Asdrubal Cabrera named the Rays’ starting shortstop

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Kinda surprised at this: Marc Topkin reports that the Rays plan to name Asdrubal Cabrera their starting shortstop.

Cabrera finished 2014 with the Nationals, primarily as a second baseman. As he wound down seven-and-a-half seasons with the Indians, the thought was that he really didn’t play as a good defensive shortstop any longer, and it was expected that the Rays would use him at second just like the Nats did, with Nick Franklin or Tim Beckham playing short. That’s apparently out now, presumably because, according to the article, neither Franklin nor Beckham has impressed at short this spring and because Cabrera has made it clear he’s more comfortable there and Rays’ brass acknowledges that.

Also possibly playing into the mix, but not mentioned in the article: Cabrera is on a one-year deal and it’d be way better for the Rays — who I don’t think will contend — to feature him as a shortstop in the first half in an effort to draw some interest in him at the deadline in what will likely be a thin market for shortstops.

MLB and MLBPA announce first set of COVID-19 test results

MLB COVID-19 test results
FREDERIC J. BROWN/AFP via Getty Images
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On Friday evening, Major League Baseball and the MLB Players Association announced the first set of results for COVID-19 testing as part of the mandatory intake screening process under MLB’s COVID-19 Health Monitoring & Testing Plan. Per Susan Slusser of the San Francisco Chronicle, the Athletics are not part of this data because their testing has not yet been completed.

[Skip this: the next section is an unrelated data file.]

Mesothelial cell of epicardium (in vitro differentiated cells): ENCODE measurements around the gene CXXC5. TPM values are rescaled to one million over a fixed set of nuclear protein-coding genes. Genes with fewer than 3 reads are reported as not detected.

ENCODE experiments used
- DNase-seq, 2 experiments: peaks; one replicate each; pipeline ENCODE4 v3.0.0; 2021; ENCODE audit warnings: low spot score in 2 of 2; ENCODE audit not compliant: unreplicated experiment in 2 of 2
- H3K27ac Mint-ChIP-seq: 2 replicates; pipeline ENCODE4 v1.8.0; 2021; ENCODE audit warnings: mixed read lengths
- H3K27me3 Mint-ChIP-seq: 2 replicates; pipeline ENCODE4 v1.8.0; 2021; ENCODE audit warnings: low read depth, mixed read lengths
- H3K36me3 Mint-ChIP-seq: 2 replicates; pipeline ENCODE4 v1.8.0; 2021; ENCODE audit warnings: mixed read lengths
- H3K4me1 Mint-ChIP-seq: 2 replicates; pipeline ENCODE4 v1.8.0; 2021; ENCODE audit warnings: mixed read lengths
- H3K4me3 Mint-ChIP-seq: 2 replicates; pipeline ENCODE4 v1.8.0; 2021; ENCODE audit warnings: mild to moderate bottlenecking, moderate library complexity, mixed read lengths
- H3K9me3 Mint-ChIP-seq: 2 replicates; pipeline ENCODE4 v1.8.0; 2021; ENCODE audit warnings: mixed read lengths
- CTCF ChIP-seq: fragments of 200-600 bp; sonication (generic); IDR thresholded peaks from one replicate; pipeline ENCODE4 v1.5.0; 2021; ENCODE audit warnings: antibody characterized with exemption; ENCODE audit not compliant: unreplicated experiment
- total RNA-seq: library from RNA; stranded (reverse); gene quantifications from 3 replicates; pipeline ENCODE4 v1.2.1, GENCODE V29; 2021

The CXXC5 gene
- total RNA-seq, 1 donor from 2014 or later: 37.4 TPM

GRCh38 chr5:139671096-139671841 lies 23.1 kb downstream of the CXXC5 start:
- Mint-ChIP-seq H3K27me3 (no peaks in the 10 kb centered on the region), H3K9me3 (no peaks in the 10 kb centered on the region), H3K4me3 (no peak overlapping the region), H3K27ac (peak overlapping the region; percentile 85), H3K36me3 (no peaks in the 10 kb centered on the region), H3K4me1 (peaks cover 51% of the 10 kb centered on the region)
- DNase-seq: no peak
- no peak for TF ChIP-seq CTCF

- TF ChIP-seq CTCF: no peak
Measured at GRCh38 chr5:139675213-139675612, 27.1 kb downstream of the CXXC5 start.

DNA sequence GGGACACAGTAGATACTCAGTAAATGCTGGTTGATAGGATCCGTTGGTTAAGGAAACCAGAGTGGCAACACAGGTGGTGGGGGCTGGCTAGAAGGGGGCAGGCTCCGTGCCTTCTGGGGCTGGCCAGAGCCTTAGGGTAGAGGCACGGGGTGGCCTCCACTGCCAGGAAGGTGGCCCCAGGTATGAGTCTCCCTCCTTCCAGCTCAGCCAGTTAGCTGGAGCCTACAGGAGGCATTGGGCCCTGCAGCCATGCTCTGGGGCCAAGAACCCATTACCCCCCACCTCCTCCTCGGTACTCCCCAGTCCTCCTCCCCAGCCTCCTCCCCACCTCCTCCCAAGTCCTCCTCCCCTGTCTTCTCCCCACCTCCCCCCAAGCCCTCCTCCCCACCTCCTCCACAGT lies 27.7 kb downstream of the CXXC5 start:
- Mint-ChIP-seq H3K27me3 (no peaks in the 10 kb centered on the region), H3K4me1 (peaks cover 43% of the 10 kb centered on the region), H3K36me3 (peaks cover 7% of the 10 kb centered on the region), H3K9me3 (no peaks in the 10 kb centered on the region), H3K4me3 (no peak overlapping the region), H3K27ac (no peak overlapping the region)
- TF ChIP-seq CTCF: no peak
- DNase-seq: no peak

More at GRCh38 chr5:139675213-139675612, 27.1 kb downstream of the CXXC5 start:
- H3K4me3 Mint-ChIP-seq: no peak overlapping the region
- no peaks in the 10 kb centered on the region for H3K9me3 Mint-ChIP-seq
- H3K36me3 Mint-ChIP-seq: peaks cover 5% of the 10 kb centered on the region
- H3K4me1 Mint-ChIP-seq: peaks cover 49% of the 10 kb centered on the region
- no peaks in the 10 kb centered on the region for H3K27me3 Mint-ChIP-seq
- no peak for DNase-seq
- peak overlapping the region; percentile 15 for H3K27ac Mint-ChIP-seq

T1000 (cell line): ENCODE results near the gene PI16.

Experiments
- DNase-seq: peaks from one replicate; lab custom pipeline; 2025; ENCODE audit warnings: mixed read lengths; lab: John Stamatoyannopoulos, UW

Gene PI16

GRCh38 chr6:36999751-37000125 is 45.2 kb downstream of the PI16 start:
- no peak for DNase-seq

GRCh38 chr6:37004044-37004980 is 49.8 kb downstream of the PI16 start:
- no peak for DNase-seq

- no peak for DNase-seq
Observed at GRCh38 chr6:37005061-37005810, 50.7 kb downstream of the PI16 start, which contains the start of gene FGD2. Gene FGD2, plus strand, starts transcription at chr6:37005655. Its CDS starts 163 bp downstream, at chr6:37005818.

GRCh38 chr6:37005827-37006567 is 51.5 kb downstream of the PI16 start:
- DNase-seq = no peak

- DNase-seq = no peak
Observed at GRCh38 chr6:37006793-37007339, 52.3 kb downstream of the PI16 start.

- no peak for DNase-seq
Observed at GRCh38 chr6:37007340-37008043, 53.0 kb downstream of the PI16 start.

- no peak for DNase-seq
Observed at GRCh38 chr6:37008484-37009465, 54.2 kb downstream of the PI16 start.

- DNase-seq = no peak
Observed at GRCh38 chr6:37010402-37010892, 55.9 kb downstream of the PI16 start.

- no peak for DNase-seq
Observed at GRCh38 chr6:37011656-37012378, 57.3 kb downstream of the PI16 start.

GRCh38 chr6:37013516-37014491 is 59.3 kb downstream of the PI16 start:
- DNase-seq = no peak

There were 38 positive tests, accounting for 1.2% of the 3,185 samples collected and tested. 31 of the 38 individuals who tested positive are players. 19 different teams had one or more individuals test positive.

Sports Illustrated’s Emma Baccellieri notes that the positive test rate in the U.S. nationally is 8.3 percent. The NBA’s positive test rate was 7.1 percent. MLB’s positive test rate is well below average. This doesn’t necessarily mean that anything is wrong with MLB’s testing or that it’s an atypical round of testing. Rather, MLB’s testing population may more closely represent the U.S. population as a whole. Currently, because testing is still somewhat limited, those who have taken tests have tended to be those exhibiting symptoms or those who have been around others who have tested positive. If every single person in the U.S. took a test, the positive test rate would likely come in at a much lower number.

Several players who tested positive have given their consent for their identities to be made known. Those are: Delino DeShields (link), Brett Martin (link), Edward Colina, Nick Gordon, and Willians Astudillo (link). Additionally, Red Sox lefty Eduardo Rodríguez has not shown up to Red Sox camp yet because he has been around someone who tested positive, per The Athletic’s Jen McCaffrey.